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Upcoming: PBS Teachers LIVE!: Teaching and Learning with Digital Natives Webinar with John Palfrey

This just in: DN’s own John Palfrey will be giving a “webinar” in the PBS Teachers LIVE! series on February 26 at 8 p.m.! Details from PBS Teachers and Classroom 2.0 below.

PBS Teachers and Classroom 2.0 is delighted to have John Palfrey, director of the Berkman Center for Internet and Society at Harvard University and author of Born Digital: Understanding the First Generation of Digital Natives, as our guest for “Teaching and Learning with Digital Natives”, the next webinar in the PBS Teachers LIVE! series to be held Feb. 26 at 8 p.m.

In this upcoming webinar, participants will learn about “digital natives”, whom Palfrey describes as a “select” population born after 1980 that processes and sees the world very differently than generations prior. The characteristics of these students demand a new paradigm for engaging learners. The discussion will also focus on how educators can become familiar with the technologies of digital natives and use these technologies to compliment their pedagogy.

How Do I Register?
Simply sign up at to become a PBS Teacher and you will receive a webinar invite the week of the event.


(cross-posted from John Palfrey’s blog)

Andy Oram, editor at O’Reilly, has posted something quite extraordinary on the wiki for our book and associated research project. It appears that he has read Born Digital and then posted his review on the wiki for comment before he posts it to the O’Reilly Media web site. I hope others will take up his challenge to comment on it; just the sort of conversation we’re delighted to have, in small measure, provoked. (For the record, this review-in-the-making is an effective critique of the book, which points at several of the inevitable soft-spots in our arguments.) Thanks much, Andy, both for doing the honor of reading and reacting in depth to the book, but also for doing it in this fashion.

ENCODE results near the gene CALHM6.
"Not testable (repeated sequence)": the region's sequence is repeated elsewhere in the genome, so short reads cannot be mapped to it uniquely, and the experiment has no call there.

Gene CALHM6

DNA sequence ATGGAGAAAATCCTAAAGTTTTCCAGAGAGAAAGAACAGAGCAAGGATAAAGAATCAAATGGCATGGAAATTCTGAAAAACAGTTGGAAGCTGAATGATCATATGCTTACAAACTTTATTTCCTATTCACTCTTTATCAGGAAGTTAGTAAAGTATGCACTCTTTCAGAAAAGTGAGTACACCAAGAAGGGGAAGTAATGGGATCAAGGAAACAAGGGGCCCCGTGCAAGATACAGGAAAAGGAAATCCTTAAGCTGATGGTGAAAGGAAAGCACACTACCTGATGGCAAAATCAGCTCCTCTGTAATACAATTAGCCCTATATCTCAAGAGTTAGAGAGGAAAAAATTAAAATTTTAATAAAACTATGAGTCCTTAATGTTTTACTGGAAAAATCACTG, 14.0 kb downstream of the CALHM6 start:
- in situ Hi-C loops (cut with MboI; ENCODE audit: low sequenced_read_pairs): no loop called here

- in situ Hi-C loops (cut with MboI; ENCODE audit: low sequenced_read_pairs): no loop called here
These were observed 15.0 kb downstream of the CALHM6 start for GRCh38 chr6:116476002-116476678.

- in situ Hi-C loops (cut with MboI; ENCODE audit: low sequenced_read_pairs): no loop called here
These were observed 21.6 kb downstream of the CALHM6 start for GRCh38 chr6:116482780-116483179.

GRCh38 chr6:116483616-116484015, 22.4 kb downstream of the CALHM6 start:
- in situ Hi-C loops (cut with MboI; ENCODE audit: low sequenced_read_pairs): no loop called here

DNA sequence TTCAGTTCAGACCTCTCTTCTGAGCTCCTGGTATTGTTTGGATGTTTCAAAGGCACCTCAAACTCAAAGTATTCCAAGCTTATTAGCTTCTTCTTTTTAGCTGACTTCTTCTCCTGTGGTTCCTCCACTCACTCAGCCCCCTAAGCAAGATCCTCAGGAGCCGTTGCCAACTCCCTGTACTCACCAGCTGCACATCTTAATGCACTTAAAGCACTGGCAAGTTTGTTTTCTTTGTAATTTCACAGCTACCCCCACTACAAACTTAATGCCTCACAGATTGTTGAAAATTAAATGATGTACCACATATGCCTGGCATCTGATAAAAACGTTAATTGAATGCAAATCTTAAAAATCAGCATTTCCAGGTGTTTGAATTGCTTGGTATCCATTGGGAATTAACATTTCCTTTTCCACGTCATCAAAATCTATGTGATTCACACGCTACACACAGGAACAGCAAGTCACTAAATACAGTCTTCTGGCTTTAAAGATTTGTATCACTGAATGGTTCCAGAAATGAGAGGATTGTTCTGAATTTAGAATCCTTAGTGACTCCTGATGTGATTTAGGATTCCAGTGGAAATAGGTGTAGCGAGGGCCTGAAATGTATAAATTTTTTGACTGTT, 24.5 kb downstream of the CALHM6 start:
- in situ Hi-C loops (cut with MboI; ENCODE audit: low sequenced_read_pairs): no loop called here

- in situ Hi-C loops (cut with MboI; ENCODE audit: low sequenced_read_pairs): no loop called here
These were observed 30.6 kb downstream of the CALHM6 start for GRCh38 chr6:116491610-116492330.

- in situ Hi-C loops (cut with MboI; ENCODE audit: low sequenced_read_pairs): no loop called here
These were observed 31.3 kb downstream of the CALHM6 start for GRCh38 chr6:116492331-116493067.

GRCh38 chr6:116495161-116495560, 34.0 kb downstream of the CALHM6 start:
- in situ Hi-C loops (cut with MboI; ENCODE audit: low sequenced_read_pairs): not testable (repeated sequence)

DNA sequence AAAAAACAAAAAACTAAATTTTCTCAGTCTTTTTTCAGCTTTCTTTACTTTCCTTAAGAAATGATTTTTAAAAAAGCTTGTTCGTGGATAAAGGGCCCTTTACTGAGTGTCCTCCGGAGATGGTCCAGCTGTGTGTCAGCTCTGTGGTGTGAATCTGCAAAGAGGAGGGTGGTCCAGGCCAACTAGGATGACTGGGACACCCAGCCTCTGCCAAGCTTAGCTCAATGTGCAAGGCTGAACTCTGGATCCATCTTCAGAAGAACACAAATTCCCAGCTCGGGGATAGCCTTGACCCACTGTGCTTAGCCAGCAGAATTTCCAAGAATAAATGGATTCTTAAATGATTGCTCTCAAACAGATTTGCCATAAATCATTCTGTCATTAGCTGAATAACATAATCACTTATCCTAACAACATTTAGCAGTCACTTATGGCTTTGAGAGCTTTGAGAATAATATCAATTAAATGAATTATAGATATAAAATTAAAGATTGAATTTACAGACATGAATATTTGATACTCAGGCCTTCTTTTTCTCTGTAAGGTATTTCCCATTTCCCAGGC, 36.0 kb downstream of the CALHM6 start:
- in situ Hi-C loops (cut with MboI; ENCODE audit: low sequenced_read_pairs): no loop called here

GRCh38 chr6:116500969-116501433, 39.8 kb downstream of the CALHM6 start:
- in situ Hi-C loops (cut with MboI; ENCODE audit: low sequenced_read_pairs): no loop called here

First Few Reactions to Born Digital

(cross posted from John Palfrey’s blog)

After about four years of planning, research, and writing, Born Digital officially came out this week. Urs Gasser and I have so many people to thank; we have been blessed with such great teammates and friends and helpful critics along the way. (Much of the work that the team has done is recorded, and will be updated, on the project’s web site, wiki, and so forth.)

I admit to being very sheepish about what comes next. Several people have sent kind emails that say, basically, “congrats on the book coming out and good luck with the promotion.” Thinking about “promoting” ourselves and our book (wrapped up, now, in our identity, as “authors”) makes me very queasy. I much prefer the idea of our participating in an ongoing public conversation about youth and media, a conversation that is well underway with lots of brilliant people involved. To that end, I’ve been thrilled to see the first three web 2.0-type reactions to the book.

– The Shifted Librarian comments — by photo! — on buying Born Digital for her Kindle. This is so fitting, and cool. (As I commented on her post, I got teased at a book talk at Google the other day that the Kindle edition was initially priced at over $20.00, which was more than the hard-cover cost of $17.00 and change; it’s since come down some.)

– I am grateful to the Librarians! Law Librarian blog has a post, which (justifiably enough, and in a mere few words; very economical) juxtaposes the marketing description of the book against what we actually say inside its covers; and,

– A brand-new friend — who contacted my via Facebook about his blogpost — JohnMac is wondering about where he fits into the scheme. I suggested that he is probably a Digital Settler, which is a fine thing to be, (and thought I’d point out this post, in which I responded to critiques from Henry Jenkins and danah boyd and others about the terminology we work with in the book). I have a feeling we’ll be doing a lot of explaining, and perhaps defending, these choices of terms — but that, it seems, is in fact part of the point!

Thanks to all who have contributed to this discussion already, and looking forward to much more — some of it playing out in the public parts of cyberspace.